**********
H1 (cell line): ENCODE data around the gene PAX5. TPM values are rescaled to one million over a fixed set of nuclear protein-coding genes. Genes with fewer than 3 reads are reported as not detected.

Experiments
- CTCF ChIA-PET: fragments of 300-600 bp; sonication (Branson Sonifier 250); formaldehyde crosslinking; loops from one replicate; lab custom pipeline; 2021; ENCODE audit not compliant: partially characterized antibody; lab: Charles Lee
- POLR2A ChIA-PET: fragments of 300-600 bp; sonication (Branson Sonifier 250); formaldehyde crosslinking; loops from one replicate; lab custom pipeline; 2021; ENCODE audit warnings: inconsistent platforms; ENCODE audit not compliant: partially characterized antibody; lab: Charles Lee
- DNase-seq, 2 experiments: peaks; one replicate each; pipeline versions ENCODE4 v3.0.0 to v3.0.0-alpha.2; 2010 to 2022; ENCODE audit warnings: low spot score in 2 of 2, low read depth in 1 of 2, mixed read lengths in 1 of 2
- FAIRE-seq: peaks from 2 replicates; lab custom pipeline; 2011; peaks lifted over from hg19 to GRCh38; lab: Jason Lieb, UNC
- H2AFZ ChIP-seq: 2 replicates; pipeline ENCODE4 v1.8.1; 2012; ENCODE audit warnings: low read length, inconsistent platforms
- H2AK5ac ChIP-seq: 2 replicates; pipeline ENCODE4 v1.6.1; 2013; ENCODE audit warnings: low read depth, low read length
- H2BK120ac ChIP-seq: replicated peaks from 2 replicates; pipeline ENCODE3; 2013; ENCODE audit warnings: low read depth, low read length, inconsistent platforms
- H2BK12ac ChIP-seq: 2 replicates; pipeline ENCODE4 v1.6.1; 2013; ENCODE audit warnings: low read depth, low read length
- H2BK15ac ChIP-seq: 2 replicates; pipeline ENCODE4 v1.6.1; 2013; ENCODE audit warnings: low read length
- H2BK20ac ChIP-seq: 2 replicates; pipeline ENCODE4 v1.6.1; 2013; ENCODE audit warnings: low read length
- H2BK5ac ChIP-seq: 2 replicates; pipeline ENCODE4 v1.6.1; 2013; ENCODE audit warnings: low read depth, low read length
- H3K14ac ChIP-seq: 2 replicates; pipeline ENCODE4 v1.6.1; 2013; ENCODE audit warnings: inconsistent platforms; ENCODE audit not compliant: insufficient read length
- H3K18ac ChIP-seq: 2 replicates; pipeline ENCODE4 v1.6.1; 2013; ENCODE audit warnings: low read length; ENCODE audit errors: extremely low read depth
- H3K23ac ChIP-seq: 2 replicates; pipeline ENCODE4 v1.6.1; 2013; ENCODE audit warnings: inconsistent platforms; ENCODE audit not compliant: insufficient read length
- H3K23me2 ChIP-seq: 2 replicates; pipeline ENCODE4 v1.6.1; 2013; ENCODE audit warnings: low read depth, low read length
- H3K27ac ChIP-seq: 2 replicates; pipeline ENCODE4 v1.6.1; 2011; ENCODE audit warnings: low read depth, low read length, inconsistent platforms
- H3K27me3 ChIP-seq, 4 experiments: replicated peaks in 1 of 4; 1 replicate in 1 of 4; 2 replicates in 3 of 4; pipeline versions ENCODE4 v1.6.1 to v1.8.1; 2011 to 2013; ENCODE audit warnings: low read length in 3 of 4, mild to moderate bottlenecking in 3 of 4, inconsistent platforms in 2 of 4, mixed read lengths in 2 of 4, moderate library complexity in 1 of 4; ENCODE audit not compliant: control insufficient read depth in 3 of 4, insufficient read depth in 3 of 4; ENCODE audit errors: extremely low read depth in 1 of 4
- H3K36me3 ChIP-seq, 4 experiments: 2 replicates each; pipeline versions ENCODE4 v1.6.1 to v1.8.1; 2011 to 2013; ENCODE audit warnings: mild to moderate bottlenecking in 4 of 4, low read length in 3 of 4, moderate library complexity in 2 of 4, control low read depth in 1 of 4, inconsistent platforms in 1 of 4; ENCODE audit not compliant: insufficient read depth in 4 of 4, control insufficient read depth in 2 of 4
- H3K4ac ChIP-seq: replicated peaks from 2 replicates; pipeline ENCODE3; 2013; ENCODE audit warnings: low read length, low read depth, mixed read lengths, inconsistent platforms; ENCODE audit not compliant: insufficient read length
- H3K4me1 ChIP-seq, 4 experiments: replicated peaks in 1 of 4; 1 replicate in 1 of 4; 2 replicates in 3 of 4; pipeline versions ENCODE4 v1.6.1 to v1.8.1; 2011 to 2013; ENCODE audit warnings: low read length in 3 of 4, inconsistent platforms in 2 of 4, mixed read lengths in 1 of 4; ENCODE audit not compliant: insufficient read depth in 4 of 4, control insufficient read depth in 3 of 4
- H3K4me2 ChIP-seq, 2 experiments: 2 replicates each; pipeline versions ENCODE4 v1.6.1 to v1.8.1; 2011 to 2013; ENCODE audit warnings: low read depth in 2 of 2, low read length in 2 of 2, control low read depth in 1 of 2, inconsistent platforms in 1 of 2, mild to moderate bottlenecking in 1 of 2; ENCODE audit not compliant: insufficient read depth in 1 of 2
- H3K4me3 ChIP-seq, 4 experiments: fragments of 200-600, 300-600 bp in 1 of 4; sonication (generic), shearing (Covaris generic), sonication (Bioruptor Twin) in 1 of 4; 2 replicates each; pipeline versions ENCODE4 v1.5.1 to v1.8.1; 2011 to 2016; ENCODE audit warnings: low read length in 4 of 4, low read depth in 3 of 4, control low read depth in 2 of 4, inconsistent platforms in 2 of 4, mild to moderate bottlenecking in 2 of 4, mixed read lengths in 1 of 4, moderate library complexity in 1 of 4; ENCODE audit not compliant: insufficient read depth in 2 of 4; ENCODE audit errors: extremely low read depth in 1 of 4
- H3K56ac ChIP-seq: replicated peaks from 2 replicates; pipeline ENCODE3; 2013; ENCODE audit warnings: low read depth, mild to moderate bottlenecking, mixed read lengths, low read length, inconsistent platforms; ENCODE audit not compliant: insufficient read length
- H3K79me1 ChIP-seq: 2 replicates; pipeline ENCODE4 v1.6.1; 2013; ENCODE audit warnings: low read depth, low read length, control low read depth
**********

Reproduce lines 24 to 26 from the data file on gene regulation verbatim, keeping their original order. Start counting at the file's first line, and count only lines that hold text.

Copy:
- H3K4me3 ChIP-seq, 4 experiments: fragments of 200-600, 300-600 bp in 1 of 4; sonication (generic), shearing (Covaris generic), sonication (Bioruptor Twin) in 1 of 4; 2 replicates each; pipeline versions ENCODE4 v1.5.1 to v1.8.1; 2011 to 2016; ENCODE audit warnings: low read length in 4 of 4, low read depth in 3 of 4, control low read depth in 2 of 4, inconsistent platforms in 2 of 4, mild to moderate bottlenecking in 2 of 4, mixed read lengths in 1 of 4, moderate library complexity in 1 of 4; ENCODE audit not compliant: insufficient read depth in 2 of 4; ENCODE audit errors: extremely low read depth in 1 of 4
- H3K56ac ChIP-seq: replicated peaks from 2 replicates; pipeline ENCODE3; 2013; ENCODE audit warnings: low read depth, mild to moderate bottlenecking, mixed read lengths, low read length, inconsistent platforms; ENCODE audit not compliant: insufficient read length
- H3K79me1 ChIP-seq: 2 replicates; pipeline ENCODE4 v1.6.1; 2013; ENCODE audit warnings: low read depth, low read length, control low read depth